3. Pin the tail –  We made a donkey on a chart paper and white board. Eyes are tied with a piece of cloth and children have to pin the tail at right position.

For musical chair winner we gave a Rs 10 gift and distributed candies to every kid.  Alongwith kids we  also had a lot of fun playing these games with them. Sharing a  few pictures with you all

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Tughlaqabad, Govindpuri and Tekhand indulged the kids in an exciting Magic show – the center managers turned into magicians – complete with the tuxedo dresses, magic wands and tricks up their sleeves! This was only open to the kids who paid their fees on time! The event was organized jointly by Tughlaqabad and Govindpuri (The Govindpuri students walked up all the way to Tughlaqabad center) and together there were at least 150-160 attendees.


The center members (Abhinav, Anurima, Kanika and Apurwa) had prepared magic tricks for the show to wow the kids – making things disappear, reading the minds of the audience and making a piece of plastic dance to their tunes! The magic show was interspersed with interesting videos like sand art and laser shows.

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Overall kids had fun (despite crowd management issues) and many were able to guess the ‘method’ behind our magic :-)


Gearing up for new academic year!: As the new academic year starts, we are all geared up to introduce a more structured and robust homework support set up at all centres with a help of a comprehensive academic calendar.  The calendar has been put together in a way that it will run parallel with most of the schools’ syllabus. Children will have a sense of connection with School and centre studies. This will help mentors to be well prepared in advance and also they will be clear on what to be done with the children, who haven’t got any homework from school.

After exam – Fun week!: All kids were done with their exams at the commencement of last week of March. A day wise plan was led down to make them have a lot of fun and enjoyment along with English language exposure. The plan started with learning how to greet others to a very interesting vocab game called Pantomime, where a group of kids were given a situation which they had to act out for their peers to guess. Last three days were dedicated to Theatre at centres! Kids were narrated a story with many characters in it. After have understood the story, kids were allotted each character and they were asked to practice the lines (in English) and finally on the last day of week, kids dramatized the whole story in English, in best of their capacities.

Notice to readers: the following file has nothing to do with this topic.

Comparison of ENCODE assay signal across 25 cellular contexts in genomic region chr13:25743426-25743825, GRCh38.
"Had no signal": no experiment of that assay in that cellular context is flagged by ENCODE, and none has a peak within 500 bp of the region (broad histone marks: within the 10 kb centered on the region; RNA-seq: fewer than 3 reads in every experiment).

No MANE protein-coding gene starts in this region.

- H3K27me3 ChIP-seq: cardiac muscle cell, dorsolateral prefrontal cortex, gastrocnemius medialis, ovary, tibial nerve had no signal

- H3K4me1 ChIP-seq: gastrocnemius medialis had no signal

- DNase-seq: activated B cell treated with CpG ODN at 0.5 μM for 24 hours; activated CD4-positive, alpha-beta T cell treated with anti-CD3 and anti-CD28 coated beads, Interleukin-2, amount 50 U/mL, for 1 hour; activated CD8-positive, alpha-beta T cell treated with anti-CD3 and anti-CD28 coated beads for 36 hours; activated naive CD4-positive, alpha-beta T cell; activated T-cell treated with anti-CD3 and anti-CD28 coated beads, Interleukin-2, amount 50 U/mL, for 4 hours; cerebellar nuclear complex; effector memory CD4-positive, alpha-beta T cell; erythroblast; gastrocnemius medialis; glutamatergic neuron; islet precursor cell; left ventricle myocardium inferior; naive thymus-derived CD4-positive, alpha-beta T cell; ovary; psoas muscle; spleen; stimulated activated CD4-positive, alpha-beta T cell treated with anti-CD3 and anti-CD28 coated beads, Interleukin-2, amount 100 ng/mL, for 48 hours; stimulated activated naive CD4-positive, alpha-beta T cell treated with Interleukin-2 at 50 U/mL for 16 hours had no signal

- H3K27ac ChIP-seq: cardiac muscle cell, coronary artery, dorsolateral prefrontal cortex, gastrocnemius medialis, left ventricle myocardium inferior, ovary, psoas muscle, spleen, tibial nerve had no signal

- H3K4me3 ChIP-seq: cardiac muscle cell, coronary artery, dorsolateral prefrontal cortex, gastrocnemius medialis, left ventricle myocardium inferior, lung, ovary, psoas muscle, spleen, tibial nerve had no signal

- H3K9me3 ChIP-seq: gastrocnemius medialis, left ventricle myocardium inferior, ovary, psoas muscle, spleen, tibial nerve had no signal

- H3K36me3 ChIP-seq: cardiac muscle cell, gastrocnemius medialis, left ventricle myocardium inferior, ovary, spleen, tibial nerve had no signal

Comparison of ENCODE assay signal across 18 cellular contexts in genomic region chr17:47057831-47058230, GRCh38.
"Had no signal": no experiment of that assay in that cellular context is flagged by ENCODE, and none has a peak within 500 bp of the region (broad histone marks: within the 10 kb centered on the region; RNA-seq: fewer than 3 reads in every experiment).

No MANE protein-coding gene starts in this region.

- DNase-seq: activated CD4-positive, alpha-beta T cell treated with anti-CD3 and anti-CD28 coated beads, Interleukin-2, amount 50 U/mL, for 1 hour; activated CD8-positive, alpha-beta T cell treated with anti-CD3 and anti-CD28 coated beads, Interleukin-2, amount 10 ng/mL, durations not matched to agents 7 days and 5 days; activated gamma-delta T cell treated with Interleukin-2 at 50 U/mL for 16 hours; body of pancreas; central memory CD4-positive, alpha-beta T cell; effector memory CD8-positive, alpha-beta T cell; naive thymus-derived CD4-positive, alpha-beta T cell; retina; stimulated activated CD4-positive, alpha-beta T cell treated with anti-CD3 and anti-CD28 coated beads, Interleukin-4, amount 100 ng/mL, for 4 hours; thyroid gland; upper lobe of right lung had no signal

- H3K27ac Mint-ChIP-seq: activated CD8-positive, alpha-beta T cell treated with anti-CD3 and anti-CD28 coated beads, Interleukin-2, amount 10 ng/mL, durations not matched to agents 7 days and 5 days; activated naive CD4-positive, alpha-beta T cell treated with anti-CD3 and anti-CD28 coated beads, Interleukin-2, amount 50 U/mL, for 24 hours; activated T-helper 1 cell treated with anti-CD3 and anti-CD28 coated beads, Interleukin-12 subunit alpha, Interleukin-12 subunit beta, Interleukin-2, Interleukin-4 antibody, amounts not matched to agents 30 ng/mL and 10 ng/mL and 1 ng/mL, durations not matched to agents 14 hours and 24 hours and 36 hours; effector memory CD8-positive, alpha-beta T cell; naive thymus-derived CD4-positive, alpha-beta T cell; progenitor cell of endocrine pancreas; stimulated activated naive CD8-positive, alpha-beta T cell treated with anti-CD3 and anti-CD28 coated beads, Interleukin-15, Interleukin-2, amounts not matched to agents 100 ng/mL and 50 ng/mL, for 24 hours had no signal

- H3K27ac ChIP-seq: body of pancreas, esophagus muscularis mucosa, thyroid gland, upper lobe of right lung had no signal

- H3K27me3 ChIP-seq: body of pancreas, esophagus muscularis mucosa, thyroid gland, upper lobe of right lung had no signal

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The center also had a Dutch visitor (Maddy) who talked about Netherlands, Dutch culture and taught some Dutch phrases to our kids. Kids were excited. Many of our kids now leave the center screaming “Doei” (bye)!


India has no strategy for technology in the classroom, but entrepreneurs and nonprofits are braving the odds in the sector

Anika Gupta
theguardian.com, Wednesday 7 May 2014 09.30 BST

Students in a computer studies class at school in Hazira, near Surat. Gujarat. India.

Students in a computer studies class at school in Hazira, India. Photograph: David Gee 5/Alamy

In 2012, engineer Raghav Gajula moved to an east Delhi slum to work as a teacher at a private school for low-income families. Most of his students’ parents are labourers in local factories but have paid 300 Indian rupees a month, about £3, for their kids to attend a school with busy staff and no computer resources. Gajula, who found the teaching position through a Teach For India fellowship, spotted an opportunity. He lent the kids his laptop and started setting up mentoring sessions for them with his friends, via Skype.

Many of the slum kids come from the Bhagwanpur Khera neighborhood where one of the main landmarks is a toxic sewage drain. Yet Gajula’s idea meant they were soon scheduling their own Skype sessions with their mentors, and talking about their ambitions in the arts and sports. Gajula now works with two activists on setting up a local after-school centre with the aim of expanding the mentoring programme. They have 25 students and five donated laptops, though they aren’t sure how the nonprofit centre is going to survive financially.

Gajula’s innovation could be transformative for India’s fragmented education system, but there is no overarching strategy for how to incorporate these kinds of projects into the sprawling Indian school system. According to government estimates, there are about 254 million pupils in primary and secondary schools both in the private and public sector, but there’s no overall technology policy for schools. Internet penetration is around 12%, and average connection speeds are slow.

Schools aren’t using equipment